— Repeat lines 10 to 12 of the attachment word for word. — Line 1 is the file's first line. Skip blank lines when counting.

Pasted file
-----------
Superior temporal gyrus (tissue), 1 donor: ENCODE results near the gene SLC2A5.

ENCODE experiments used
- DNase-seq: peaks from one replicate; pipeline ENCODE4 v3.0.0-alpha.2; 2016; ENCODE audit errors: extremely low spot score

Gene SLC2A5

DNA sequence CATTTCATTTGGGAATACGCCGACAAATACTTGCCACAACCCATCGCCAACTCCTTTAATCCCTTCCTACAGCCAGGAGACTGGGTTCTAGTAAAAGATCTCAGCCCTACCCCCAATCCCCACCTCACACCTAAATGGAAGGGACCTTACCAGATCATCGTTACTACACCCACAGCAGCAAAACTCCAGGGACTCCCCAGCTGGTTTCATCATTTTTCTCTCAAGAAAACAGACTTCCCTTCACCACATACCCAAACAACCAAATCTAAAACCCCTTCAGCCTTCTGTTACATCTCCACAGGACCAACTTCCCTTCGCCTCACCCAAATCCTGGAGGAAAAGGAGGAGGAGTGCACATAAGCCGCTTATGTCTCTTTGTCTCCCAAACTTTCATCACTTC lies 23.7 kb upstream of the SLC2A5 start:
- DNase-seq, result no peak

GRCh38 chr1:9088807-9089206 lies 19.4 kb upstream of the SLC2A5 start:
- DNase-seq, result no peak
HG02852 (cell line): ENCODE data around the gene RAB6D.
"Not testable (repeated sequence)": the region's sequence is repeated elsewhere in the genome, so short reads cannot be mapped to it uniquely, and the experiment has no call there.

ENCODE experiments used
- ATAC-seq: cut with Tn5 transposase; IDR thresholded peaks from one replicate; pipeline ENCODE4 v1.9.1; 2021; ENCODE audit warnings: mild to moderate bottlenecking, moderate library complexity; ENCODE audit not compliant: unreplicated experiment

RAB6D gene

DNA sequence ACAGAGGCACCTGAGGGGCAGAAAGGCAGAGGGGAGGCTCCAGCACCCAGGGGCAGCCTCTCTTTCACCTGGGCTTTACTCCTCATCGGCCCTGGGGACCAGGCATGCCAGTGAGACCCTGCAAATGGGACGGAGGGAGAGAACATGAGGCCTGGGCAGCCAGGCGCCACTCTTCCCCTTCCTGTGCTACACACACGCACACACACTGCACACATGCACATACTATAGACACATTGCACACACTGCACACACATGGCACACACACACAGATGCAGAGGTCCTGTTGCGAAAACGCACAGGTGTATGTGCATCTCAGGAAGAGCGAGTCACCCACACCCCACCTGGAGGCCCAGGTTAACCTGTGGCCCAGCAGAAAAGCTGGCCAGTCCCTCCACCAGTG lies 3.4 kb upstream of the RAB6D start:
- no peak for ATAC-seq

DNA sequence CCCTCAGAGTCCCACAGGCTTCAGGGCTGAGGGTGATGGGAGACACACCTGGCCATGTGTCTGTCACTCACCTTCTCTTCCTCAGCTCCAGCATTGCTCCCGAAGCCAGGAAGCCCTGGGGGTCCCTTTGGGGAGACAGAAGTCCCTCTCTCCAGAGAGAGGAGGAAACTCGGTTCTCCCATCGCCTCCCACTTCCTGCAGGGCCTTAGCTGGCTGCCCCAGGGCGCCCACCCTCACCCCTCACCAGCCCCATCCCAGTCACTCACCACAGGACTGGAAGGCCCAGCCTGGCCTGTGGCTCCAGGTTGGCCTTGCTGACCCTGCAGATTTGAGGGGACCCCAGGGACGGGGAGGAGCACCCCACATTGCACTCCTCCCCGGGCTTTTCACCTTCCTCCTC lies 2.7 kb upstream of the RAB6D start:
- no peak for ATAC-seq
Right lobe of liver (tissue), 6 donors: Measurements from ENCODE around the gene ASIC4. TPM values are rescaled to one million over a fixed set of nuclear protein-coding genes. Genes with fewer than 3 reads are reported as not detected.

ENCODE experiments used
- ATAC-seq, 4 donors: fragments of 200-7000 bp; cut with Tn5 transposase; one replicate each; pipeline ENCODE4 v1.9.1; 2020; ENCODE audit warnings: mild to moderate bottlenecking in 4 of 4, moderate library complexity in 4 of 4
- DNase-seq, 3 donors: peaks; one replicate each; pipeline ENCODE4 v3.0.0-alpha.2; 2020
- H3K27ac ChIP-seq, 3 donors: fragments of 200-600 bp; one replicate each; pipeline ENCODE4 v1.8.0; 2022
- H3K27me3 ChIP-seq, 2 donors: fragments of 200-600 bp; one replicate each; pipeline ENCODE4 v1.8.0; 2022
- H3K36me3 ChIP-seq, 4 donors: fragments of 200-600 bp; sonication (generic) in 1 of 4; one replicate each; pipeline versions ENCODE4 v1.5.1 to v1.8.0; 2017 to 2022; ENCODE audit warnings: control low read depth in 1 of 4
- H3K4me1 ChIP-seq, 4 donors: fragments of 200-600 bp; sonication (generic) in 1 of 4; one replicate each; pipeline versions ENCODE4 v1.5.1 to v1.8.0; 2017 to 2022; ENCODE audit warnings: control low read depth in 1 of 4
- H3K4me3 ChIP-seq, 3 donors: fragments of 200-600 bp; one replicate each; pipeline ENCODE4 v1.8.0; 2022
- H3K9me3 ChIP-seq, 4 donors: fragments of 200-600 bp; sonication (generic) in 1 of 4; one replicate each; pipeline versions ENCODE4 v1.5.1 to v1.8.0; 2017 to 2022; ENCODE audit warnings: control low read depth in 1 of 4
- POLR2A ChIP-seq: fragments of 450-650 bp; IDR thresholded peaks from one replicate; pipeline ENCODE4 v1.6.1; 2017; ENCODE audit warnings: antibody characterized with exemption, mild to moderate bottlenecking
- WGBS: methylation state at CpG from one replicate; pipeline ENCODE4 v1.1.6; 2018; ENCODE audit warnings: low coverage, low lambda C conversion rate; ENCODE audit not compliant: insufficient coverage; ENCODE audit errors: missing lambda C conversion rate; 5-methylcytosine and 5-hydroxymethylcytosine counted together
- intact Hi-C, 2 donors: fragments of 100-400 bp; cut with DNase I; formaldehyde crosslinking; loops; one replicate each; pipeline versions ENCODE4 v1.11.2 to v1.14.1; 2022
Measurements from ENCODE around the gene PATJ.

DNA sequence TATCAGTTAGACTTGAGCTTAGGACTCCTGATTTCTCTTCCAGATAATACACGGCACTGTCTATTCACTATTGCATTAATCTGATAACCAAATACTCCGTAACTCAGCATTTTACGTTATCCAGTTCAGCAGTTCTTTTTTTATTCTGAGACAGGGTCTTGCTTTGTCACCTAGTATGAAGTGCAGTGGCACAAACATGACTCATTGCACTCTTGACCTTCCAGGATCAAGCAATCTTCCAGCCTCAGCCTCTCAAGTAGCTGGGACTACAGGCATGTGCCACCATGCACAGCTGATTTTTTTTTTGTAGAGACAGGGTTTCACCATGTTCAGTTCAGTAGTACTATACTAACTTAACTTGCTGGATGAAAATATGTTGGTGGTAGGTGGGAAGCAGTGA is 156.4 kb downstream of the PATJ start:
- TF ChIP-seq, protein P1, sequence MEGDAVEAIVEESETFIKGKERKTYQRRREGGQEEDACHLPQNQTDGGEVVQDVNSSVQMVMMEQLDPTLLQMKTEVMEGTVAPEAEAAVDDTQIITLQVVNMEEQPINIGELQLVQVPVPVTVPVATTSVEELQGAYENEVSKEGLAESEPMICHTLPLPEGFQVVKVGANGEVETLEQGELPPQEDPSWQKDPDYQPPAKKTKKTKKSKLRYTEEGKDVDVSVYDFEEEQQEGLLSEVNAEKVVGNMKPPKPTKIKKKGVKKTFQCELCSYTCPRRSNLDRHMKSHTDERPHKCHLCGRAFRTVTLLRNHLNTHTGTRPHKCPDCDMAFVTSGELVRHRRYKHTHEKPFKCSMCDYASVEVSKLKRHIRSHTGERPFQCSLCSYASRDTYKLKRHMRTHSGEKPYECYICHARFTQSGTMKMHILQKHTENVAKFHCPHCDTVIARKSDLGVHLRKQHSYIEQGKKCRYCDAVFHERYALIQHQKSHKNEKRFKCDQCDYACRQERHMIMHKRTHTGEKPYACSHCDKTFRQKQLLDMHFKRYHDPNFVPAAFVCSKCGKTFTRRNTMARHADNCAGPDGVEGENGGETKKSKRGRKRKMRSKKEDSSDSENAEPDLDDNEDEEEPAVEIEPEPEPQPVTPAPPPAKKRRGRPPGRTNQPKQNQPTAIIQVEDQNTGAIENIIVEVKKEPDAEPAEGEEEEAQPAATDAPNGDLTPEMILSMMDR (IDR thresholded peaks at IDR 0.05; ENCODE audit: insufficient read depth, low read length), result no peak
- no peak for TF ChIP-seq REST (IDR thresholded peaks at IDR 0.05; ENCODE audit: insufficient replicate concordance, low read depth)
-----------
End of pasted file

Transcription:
"Not testable (repeated sequence)": the region's sequence is repeated elsewhere in the genome, so short reads cannot be mapped to it uniquely, and the experiment has no call there.

ENCODE experiments used
- ATAC-seq: cut with Tn5 transposase; IDR thresholded peaks from one replicate; pipeline ENCODE4 v1.9.1; 2021; ENCODE audit warnings: mild to moderate bottlenecking, moderate library complexity; ENCODE audit not compliant: unreplicated experiment